"My ain puir William," cried Jeanie, dawtin’ an' makin’ o` him, "no to be first. But ne’er mind it," continued she, "for ye hae muckle credit by it; for a' the folk round me said that they ne’er saw sic a race since Stirling was a toun, sae ye’re no to tak it to heart. ”

"Surely no," said William; "an yet it’s gey hard to be beaten.”

"Weel, weel," said Jeanie, "so it is- so it is; but dinna speak,—dinna speak yet; just tak breath an` rest ye."

A cry now got up to mak room, an’ gie air; an' the crowd fell back an' made an open space between the twa runners; an’ when Jeanie turned round, lo and behold she sees John Murdoch, standing wi’ his red win in ae hand, an' rubbin’ his lang yellow hair wi’ a napkin in the tither. An' what he had dune to her an’ to Bawtie, an’ makin’ William lose the race too, made her sae angry, that up she flees to him,—"An’ how daured ye kill our Bawtie?" she cries; "I say, how daured ye kill our Bawtie?"

Wi’ that up starts James, "An’ by my faith, John Murdoch, but ye’ll hae the weight o’ my nieve now;" but before he could do anything, in comes the Earl o’ Lennox between them,—"What, sir, dare to strike your sovereign?"

"Preserve us a’," cried Jeanie, jumping back. and turning white and red, time about.

"Here," continued the earl, "seize this fellow, and keep him fast till we can examine into it.”

"No, no, Lennox,” cried the King, panting for breath; "don’t touch him,— don’t touch him; there’s no harm done. But where’s the Miller o’ Doune?— Bring John Marshall’ An’ the cry raise up for the Miller o’ Doune.

"An’ wha wants me ?” quoth John Marshall. "I’m here."

"Your sovereign wants ye," says ane o’ the courtiers; "sae come ye to King James. An’ now tak aff yer bonnet, an’ stand there." John Marshall stood still without lookin' up, waiting to hear what King James wanted wi’ him.

An’ he hears a voice say,—"Look at me, miller, an’ tell me if you think we e’er met before."

John Marshall raised his een, and after a pause, he says, "An please your Majesty, if it wadna offend your Grace, I wad say that ye had ance been at the Mill o’ Doune."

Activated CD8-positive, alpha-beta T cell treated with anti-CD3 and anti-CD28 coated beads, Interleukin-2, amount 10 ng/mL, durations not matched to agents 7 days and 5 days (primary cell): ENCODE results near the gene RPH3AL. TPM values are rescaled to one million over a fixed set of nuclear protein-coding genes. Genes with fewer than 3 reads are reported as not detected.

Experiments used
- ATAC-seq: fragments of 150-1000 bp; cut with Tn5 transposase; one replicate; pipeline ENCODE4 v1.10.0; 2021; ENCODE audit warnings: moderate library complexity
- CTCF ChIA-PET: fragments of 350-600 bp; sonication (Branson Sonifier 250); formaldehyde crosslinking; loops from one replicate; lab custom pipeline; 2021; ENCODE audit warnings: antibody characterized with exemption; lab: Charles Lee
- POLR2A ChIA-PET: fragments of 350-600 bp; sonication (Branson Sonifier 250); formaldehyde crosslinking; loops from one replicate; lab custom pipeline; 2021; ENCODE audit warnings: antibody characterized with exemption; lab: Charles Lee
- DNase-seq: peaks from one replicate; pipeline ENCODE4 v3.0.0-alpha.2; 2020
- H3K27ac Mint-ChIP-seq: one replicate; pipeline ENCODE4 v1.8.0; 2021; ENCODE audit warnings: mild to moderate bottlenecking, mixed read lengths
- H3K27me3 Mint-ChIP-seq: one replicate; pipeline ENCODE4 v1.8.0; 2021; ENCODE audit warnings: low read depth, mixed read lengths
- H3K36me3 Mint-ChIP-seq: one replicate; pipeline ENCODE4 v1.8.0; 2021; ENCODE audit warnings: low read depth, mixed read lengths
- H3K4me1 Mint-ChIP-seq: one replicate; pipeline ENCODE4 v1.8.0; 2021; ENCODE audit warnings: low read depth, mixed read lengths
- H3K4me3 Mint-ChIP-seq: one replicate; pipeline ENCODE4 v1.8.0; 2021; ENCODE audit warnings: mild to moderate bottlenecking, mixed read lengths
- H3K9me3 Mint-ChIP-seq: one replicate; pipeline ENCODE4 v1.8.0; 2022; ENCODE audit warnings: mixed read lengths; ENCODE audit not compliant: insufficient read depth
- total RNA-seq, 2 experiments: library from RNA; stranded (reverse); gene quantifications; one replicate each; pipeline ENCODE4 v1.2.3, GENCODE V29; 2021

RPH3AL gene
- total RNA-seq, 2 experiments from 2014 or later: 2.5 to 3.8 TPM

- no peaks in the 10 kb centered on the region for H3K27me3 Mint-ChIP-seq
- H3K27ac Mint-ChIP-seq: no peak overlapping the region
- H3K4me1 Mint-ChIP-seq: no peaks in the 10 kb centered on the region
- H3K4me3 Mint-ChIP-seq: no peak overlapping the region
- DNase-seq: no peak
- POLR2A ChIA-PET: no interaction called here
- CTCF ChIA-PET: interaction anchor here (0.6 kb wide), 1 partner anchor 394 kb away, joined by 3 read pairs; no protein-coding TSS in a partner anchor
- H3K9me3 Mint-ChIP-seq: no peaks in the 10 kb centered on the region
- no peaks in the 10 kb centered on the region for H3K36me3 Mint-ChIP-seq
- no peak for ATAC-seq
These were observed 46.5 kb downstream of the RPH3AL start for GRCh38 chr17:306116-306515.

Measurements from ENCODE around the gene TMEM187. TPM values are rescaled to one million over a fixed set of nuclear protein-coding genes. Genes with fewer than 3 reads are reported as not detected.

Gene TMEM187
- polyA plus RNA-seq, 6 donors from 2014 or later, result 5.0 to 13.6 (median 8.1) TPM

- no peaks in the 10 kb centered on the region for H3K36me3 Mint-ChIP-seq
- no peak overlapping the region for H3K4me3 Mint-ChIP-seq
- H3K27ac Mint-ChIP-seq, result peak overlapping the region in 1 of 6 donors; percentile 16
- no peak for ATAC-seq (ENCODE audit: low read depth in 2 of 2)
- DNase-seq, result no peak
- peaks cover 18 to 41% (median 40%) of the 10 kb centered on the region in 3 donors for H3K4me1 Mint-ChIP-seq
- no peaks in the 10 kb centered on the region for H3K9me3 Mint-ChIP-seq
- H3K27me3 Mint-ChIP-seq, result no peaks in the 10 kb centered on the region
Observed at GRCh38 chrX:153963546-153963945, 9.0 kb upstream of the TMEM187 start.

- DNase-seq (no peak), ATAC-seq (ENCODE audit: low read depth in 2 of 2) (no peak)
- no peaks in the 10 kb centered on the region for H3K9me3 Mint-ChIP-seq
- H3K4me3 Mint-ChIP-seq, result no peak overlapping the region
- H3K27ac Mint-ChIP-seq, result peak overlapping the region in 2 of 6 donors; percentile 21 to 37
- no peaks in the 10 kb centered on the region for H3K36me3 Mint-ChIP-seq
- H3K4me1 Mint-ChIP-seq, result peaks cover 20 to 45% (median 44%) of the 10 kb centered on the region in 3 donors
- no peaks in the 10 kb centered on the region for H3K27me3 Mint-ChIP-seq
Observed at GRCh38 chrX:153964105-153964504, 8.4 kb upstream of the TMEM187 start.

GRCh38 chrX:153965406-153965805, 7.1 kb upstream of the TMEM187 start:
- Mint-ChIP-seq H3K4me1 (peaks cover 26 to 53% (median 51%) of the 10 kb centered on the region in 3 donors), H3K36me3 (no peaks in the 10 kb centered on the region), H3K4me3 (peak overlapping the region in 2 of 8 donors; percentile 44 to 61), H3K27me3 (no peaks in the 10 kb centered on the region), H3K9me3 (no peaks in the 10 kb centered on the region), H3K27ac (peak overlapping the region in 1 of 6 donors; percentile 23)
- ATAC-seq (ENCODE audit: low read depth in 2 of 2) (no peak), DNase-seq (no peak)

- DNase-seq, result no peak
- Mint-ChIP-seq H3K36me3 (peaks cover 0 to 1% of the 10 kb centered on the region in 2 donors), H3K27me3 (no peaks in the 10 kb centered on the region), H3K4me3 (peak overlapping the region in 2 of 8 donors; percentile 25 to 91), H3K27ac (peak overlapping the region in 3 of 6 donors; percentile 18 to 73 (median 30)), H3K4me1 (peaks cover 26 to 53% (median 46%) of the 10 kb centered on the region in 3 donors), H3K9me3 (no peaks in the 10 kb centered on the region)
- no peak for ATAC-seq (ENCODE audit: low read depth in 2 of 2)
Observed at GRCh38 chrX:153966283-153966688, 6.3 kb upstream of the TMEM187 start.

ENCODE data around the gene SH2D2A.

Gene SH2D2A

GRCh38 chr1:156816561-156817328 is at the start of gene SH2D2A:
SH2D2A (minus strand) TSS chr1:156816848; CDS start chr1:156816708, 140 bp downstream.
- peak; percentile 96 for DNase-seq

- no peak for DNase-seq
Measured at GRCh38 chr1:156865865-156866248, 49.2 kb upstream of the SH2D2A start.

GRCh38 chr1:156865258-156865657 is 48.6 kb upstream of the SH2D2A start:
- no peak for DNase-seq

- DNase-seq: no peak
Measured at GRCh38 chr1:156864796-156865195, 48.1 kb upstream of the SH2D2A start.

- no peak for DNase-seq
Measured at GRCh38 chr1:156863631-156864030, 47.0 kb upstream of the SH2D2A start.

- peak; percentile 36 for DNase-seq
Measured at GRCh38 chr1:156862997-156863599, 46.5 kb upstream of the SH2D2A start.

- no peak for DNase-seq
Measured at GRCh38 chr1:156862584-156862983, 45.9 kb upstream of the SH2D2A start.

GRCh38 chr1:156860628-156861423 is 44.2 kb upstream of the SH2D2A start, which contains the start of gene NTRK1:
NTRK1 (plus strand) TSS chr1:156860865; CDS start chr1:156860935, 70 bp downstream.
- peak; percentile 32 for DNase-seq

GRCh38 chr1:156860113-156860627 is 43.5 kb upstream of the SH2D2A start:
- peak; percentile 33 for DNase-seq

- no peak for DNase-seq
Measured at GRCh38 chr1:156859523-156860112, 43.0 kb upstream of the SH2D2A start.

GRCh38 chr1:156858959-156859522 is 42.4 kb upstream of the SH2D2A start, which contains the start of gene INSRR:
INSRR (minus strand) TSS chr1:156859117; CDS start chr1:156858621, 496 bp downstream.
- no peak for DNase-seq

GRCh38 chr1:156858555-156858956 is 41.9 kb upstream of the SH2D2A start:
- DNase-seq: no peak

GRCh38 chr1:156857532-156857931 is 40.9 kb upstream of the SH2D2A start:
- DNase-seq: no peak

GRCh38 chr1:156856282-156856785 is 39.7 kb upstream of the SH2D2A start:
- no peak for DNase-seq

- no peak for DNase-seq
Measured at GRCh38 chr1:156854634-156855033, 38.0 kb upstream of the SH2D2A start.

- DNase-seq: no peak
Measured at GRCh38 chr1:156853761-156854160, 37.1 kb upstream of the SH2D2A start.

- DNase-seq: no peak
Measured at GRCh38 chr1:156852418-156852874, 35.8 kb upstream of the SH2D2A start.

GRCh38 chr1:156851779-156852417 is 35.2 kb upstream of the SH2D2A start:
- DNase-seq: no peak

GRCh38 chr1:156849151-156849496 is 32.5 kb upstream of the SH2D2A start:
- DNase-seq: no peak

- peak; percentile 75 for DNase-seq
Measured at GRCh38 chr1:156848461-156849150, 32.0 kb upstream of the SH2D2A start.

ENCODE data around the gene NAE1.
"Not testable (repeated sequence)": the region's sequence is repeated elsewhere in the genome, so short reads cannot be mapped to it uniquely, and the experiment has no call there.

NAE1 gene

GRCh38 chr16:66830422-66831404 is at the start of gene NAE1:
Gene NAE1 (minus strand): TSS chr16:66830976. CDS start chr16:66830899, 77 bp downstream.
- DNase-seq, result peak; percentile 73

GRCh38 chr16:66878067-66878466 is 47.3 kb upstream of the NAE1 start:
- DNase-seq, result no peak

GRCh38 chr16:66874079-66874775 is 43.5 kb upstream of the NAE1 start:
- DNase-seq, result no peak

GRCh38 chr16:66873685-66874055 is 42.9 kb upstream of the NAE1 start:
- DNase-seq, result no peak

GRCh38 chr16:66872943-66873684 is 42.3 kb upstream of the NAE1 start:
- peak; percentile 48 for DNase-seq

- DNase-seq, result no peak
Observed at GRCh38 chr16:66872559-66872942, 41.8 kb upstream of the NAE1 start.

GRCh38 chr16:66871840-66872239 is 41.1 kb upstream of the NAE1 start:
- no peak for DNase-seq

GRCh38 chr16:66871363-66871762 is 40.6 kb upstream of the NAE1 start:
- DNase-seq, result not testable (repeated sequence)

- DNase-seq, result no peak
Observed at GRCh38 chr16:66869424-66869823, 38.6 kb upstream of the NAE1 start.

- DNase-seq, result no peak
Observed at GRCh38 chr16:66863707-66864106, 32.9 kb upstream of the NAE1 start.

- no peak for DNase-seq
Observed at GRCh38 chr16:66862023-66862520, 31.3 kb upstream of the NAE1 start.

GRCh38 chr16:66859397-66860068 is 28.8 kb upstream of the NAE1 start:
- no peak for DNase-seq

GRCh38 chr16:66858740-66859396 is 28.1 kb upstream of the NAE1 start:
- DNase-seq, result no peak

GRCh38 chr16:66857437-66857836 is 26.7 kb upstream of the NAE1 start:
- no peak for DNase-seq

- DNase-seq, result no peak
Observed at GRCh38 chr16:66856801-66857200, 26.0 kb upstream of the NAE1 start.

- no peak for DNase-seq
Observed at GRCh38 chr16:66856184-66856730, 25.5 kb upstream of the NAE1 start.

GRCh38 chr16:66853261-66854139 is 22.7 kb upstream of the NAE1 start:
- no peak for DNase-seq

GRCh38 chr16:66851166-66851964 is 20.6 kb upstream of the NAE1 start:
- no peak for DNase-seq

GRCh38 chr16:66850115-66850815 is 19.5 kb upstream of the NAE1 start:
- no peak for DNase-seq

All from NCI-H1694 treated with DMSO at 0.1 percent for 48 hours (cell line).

"Ye’re right, miller," said James, "ye’re quite right. An’ little did ye ken, when ye louped aff your horse to save the robin, an’ to tak it hame wi’ ye, that your sovereign was so near ye, an’ saw it all, as well as the way that ye bring up your family to serve their Maker; an’ it gied me a gude opinion o’ ye, miller, an’ all that I hae learned since has confirmed me in it, an’ makes me say, before a’ the folk here present, that ye’re a gude and an honest man. Ye tell’t me, miller, that ye wad hae to leave the mill; but I tell ye that I hae settled it, an’ that it’s yours at the auld rent, while grass grows an’ water rins, an’ lang may you an’ yours possess it.’

King James having finished, the miller tried to say something; but his lip began to quiver, an’ his ee to fill, an’ he couldna speak; sae he claspit his bonnet between his twa hands, laid it to his breast, and bowed his head in silence to the king.

"It’s enough," said King James; "an’ now call Geordie Wilson o’ the Hope." Sae Geordie was brought and placed before him, and the king said to I him, "I hear, young man, that ye hae met wi’ some misfortunes of late, an’ I hae been askin’ about you, an’ find that ye’re an industrious man, an’ a man o’ character, an’ hae behaved yoursel weel in a’ respects; sae gang ye hame to the Hope, an’ ye’ll maybe find something, baith in the house an’ out o’ the house, I that will please ye. An’ hear ye, Geordie Wilson,” continued King James, "if it happens, as it may happen, that ye court a lass, tak ye gude care that she’s no quick o’ the temper" (an’ he glanced at Jeanie); "an’ dinna mak ower muckle o’ her, or gie her a’ her ain way; for there’s a saying, A birkie wife, an’ a new lightit candle, are the better o’ haein’ their heads hauden doun."

"Come hither, William Marshall," said King James; "this prize was for the best runner among his subjects, and the king canna tak it, sae it’s yours; and, young man," continued the king, in a lower voice, "ye got a sairer fa` than I intended ye, but my blude was up at the time,——for kings are no muckle used to haein’ hands laid on them."

"My liege," cried the Earl of Lennox, "the Queen fears that danger may arise from your Majesty’s remaining so long uncovered after your late exertion, and her Majesty entreats that you will be pleased to throw this cloak around you.”

"’Tis well thought of, Lennox," said the king; "and now for a brisk walk, and a change of dress, and all will be well;” and as he went away the people threw up their hats and bonnets, and the air resounded with cries of, "Long live the good King James!"